Citation: Gross L (2008) A Molecular Link between Albinism and Visual Deficits. PLoS Biol6(9): e248. https://doi.org/10.1371/journal.pbio.0060248
Published: September 30, 2008
Copyright: © 2008 Liza Gross. This is an open-access article distributed under the terms of the Creative Commons Attribution License, which permits unrestricted use, distribution, and reproduction in any medium, provided the original work is properly cited.
Following a long tradition of demonizing those who look different, a surprising number of Hollywood movies cast serial killers, mass murderers, and assassins as albinos who invariably wind up meeting a gruesome end for their menacing ways. The cold-blooded sharpshooter portrayal is especially ludicrous, points out dermatologist Vail Reese (on http://www.skinema.com), given that vision problems routinely arise with this rare genetic condition.
Albinism, once classified based on appearance, is defined by the genetic mutations that determine the degree to which all pigmented tissues (skin, hair, and eyes) (ocular-cutaneous albinism, or OCA) or just the optic tissues (ocular albinism, or OA) are affected. One gene, Oa1, has been linked to OA, and several mutations have been associated with OCA. The OCA mutations inhibit different components involved in the synthesis of melanin, the photoprotective pigment in the skin that absorbs harmful ultraviolet rays, and invariably impair vision. Paradoxically, the mutated pigmentation genes are not expressed in the retina but in adjacent retinal pigment epithelial (RPE) cells, suggesting that pigment loss in RPE cells disturbs retinal development.
In a new study from the McKay laboratory, Vanessa Lopez et al. studied the relationship between cells in the retina and those in RPE cells by investigating the function of Oa1, thought to belong to one of the largest and important protein superfamilies, called G-protein coupled receptors (GPCRs). These receptors mediate cellular responses to environmental signals and play a critical role in a wide range of processes, from embryonic development to metabolism, by binding to molecules (called ligands) that trigger signaling cascades within the cell. Lopez et al. sought to identify the ligand for this putative GCPR to understand how defects in melanin synthesis and retinal development might occur in tandem.
In experiments designed to determine OA1 localization in human eye tissue, the researchers found a significant fraction of the protein on the RPE apical surface, which interacts with photoreceptors in the retina. Previous efforts to locate OA1 yielded conflicting results, with some groups finding modified versions of the receptor primarily in endosomes (in cultured cells) and others detecting it at the cell surface after overexpressing OA1 or inhibiting endocytosis. Since receptors are typically internalized (through endocytosis) within endosomes after they've been stimulated by a ligand, the researchers tried to find a potential ligand in cultured cells. And since the amino acid used to synthesize melanin (tyrosine) is a standard component of cell culture medium, tyrosine seemed a likely trigger for OA1 internalization.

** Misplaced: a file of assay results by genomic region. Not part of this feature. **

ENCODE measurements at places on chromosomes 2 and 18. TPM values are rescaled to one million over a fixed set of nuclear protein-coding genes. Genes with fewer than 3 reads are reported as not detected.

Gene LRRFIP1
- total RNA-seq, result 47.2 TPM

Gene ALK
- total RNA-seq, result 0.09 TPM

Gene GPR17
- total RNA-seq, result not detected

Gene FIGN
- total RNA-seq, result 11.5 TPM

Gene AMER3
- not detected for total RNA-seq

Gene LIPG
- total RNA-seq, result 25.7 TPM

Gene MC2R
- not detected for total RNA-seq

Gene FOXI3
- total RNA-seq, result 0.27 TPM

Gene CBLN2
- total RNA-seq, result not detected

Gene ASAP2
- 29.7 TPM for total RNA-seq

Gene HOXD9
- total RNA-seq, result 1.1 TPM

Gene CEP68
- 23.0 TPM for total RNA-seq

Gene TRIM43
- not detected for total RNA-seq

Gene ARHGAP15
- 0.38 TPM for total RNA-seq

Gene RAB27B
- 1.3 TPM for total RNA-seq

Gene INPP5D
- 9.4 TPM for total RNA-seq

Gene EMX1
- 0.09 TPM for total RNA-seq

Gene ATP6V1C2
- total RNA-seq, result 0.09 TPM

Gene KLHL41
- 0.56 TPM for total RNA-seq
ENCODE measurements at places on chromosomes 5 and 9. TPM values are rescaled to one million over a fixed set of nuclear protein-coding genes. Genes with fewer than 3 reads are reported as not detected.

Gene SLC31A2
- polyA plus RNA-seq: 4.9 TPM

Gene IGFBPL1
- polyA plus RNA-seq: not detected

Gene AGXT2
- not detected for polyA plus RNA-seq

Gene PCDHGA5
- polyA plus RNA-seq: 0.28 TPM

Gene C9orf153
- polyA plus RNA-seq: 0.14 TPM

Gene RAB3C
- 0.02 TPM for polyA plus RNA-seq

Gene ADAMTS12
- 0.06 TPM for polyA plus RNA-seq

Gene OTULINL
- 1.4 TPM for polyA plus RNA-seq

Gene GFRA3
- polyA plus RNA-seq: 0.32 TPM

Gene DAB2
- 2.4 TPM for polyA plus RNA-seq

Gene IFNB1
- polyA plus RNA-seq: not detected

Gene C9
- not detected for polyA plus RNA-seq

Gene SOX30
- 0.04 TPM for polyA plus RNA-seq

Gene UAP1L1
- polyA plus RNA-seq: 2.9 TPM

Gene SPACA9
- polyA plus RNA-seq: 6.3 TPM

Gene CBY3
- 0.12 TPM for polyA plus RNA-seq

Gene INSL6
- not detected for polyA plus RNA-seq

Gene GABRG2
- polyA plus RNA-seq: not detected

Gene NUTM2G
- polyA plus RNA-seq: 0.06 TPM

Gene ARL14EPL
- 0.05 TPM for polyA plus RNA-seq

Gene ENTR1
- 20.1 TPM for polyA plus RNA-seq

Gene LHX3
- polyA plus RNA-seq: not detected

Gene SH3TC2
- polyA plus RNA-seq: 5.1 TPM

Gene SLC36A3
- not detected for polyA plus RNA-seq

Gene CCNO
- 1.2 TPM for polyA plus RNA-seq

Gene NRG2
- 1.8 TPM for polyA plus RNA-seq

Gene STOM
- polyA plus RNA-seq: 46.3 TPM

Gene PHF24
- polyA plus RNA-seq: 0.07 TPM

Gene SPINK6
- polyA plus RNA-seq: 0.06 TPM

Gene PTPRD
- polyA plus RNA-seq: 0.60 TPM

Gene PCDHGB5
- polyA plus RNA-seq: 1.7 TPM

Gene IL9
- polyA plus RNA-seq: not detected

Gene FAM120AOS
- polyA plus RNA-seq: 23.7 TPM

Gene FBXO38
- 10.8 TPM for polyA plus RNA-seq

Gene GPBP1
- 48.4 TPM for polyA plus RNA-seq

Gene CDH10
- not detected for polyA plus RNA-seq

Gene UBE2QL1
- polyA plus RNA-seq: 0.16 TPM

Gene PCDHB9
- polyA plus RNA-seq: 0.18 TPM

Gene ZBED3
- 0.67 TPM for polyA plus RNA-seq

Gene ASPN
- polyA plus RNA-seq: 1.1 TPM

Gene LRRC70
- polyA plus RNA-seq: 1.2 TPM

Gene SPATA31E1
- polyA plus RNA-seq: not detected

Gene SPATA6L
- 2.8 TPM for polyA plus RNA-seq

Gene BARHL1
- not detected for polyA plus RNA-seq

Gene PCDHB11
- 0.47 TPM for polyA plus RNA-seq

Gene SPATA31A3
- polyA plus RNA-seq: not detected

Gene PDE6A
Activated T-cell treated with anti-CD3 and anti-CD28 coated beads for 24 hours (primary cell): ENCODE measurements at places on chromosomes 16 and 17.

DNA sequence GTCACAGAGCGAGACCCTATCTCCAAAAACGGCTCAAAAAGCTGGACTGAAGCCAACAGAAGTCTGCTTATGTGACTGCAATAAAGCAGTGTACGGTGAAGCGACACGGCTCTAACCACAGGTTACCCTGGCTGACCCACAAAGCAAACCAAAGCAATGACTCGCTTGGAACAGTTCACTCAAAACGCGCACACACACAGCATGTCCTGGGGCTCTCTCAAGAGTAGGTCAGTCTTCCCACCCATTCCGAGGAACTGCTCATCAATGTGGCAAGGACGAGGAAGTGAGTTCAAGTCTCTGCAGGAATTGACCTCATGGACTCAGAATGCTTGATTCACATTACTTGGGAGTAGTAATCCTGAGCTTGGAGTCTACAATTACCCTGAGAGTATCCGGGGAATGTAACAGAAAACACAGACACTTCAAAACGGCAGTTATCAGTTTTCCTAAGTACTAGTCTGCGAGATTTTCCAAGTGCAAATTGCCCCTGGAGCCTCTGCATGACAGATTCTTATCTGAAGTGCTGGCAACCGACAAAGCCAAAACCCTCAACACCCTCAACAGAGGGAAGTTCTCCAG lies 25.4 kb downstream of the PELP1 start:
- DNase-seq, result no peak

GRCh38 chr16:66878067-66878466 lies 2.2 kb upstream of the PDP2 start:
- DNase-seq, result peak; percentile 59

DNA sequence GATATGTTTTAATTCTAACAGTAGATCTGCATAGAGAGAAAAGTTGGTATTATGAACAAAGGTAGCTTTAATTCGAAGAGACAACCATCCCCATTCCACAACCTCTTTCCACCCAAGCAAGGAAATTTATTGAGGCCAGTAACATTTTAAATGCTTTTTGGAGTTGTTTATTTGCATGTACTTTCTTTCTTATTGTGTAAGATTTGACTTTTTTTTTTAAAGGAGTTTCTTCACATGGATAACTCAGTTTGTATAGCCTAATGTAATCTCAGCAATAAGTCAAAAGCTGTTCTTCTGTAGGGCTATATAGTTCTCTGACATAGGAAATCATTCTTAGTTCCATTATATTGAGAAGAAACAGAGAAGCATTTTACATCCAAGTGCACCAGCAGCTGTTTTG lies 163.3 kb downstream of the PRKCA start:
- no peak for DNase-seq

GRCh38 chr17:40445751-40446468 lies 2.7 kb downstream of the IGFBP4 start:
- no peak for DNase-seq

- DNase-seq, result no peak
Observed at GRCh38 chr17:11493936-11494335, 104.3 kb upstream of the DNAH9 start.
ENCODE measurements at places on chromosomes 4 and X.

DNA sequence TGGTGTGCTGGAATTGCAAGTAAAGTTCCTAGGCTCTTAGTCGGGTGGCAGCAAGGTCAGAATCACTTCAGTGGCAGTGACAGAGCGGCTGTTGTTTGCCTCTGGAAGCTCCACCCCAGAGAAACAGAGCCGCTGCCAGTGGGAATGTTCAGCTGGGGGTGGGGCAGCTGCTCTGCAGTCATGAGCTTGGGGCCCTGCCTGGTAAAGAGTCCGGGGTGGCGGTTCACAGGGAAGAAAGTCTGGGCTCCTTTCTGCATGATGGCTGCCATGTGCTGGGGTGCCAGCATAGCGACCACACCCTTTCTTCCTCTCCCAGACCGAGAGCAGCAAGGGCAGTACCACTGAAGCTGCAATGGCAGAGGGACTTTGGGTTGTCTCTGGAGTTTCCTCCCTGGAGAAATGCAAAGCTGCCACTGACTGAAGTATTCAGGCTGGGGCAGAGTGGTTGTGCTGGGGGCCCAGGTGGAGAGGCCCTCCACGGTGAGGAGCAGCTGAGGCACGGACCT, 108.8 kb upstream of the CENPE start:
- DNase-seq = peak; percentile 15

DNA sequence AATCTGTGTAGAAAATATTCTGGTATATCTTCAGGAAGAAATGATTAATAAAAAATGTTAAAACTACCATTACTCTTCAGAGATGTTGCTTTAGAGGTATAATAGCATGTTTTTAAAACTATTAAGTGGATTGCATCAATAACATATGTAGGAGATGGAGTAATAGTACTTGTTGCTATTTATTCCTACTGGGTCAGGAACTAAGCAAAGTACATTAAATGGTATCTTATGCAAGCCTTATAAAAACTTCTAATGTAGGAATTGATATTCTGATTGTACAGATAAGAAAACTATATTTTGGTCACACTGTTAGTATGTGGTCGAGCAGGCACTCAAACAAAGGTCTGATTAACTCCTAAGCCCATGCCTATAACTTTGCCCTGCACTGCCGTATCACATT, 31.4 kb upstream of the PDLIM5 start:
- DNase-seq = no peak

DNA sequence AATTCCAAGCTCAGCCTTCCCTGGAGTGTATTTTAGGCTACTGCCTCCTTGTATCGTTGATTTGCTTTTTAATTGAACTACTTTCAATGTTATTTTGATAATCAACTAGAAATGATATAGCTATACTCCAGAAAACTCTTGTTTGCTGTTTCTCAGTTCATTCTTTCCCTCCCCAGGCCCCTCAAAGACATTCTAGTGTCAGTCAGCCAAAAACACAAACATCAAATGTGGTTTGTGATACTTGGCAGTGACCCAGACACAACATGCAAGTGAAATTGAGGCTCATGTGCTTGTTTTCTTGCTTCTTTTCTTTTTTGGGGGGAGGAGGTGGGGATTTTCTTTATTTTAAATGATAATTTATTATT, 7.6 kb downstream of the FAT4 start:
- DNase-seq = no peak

In a medium with little or no tyrosine, OA1 appeared on the surface of RPE cells, much as it had in the eye tissue. In contrast, when using standard medium, the researchers could not consistently detect OA1 on the surface of the cells, suggesting that tyrosine had indeed induced OA1 internalization, consistent with ligand binding. But was the ligand tyrosine or something else?
During melanin synthesis, enzymes act on tyrosine to yield L-DOPA, which begets another intermediate that ultimately produces the pigment. (L-DOPA is also a precursor of dopamine, an important signaling molecule in the brain.) If tyrosine or its metabolites could trigger OA1 signaling, the researchers reasoned, they should see a release of calcium inside the cell, as normally occurs when a ligand stimulates a GPCR. Although neither tyrosine nor dopamine increased calcium levels inside the cell, L-DOPA triggered a significant release of intracellular calcium. The same thing happened when the researchers exposed RPE cells to L-DOPA. As expected if L-DOPA was an OA1 ligand, most of the receptors were shown to be bound by this tyrosine metabolite.
Since OA1 mutations cause both retinal defects and pigment loss in RPE, and pigmented RPE produces far more of a molecule that is important for normal retinal development (called pigment epithelium-derived factor, or PEDF) than nonpigmented RPE does, the researchers wondered whether L-DOPA could increase PEDF levels.-Sure enough, exposing RPE cells to L-DOPA led to a significant increase in-PEDF expression. This increase, they show, requires the action of the enzyme that converts tyrosine to L-DOPA, which-in turn triggers OA1 signaling.
Based on these results, the researchers conclude that tyrosine, L-DOPA, and OA1 interact to regulate PEDF and that changes in OA1 signaling may underlie the disruptions in retinal development that cause albinism-related vision problems. Future studies can gain a more detailed understanding of the l-DOPA–OA1 signaling pathway by identifying molecules that may inhibit the ligand through competitive binding with the OA1 receptor. Researchers can also investigate pharmacological strategies that could compensate for disrupted OA1 signaling in individuals with albinism by repairing defects in the melanin pathway. But such strategies may prove difficult, the researchers caution. Their results suggest that the OA1 receptor appears necessary to support such drugs—and mutations in the Oa1 gene are the most common cause of albinism.